You can find the unanimous 146-page decision at this link.
The court embraced both an equal protection theory and a First Amendment theory, the two main theories the Supreme Court is considering in the pending partisan gerrymandering cases out of North Carolina and Maryland.
Here’s a list of which districts are affected and subject to a remedial order if the Michigan legislature does not act (and unless stayed or reversed by the Supreme Court—a stay seems likely pending outcome of the NC/Md cases):
The Court concludes that the following Challenged Districts constitute unconstitutional partisan gerrymanders, in violation of the First and Fourteenth Amendments, because they dilute the votes of Democratic voters: Congressional Districts 1, 4, 5, 7, 8, 9, 10, 11, and 12; Senate Districts 8, 11, 12, 14, 18, 27, and 36; and House Districts 24, 32, 51, 55, 60, 63, 75, 83, 91, 94, and 95.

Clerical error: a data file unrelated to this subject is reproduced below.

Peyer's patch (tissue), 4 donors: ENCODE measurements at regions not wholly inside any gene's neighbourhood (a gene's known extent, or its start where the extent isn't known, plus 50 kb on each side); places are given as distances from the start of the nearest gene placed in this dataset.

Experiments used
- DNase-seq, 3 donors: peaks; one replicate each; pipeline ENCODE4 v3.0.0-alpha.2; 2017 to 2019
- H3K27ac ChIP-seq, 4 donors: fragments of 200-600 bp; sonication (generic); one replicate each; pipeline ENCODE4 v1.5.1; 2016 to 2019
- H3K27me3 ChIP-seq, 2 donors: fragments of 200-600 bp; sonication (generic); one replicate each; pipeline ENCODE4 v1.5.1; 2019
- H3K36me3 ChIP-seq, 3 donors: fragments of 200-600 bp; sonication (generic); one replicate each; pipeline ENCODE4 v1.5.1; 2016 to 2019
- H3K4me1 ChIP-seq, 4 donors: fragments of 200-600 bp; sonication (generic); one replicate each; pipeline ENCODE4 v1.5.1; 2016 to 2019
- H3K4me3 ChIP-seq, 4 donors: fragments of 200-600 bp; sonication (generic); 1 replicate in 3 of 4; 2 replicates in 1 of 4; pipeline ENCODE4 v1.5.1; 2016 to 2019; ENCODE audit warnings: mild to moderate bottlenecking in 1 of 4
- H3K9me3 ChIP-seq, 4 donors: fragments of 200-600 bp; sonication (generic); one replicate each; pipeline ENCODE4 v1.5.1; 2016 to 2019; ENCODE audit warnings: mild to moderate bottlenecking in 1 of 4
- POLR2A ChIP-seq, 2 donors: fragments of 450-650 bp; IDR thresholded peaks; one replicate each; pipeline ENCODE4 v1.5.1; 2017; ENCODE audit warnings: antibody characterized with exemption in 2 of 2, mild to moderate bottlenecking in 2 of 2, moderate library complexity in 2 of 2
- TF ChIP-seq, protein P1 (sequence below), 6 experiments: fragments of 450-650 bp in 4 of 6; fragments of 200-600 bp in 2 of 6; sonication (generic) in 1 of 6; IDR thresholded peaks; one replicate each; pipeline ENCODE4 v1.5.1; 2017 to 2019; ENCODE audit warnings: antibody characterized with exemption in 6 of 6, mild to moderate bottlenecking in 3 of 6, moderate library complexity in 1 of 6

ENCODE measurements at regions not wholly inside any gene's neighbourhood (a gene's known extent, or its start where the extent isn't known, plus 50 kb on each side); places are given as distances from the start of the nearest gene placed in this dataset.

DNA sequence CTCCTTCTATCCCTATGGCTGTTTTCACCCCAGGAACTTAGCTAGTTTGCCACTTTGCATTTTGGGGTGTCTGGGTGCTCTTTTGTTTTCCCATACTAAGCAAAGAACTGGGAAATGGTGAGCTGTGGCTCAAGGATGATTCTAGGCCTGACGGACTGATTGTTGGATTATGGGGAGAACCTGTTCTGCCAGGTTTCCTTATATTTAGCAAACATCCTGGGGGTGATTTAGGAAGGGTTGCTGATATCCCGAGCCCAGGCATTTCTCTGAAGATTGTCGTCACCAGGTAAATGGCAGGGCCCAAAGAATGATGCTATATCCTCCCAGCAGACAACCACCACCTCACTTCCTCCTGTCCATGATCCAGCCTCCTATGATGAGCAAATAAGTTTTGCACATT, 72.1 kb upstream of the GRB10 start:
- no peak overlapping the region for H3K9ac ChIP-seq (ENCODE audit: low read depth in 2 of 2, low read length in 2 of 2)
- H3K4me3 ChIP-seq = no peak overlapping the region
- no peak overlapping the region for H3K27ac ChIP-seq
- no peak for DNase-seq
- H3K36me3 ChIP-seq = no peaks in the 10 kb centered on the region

The Court finds that Plaintiffs have failed to establish that Senate Districts 10, 22, and 32, and House Districts 52, 62, 76, and 92 are unconstitutional partisan gerrymanders under a vote dilution theory….
We find that Plaintiffs have proven their First Amendment association claim with respect to every Challenged District. Because Plaintiffs’ First Amendment association claim does not require proving vote-dilution in a given district, Plaintiffs have established that every Challenged
District violates their First Amendment association right, including those Challenged Districts—specifically, Senate Districts 10, 22, and 32, and House Districts 52, 62, 76, and 92—for which Plaintiffs failed to demonstrate unconstitutional vote-dilution.
This post has been updated.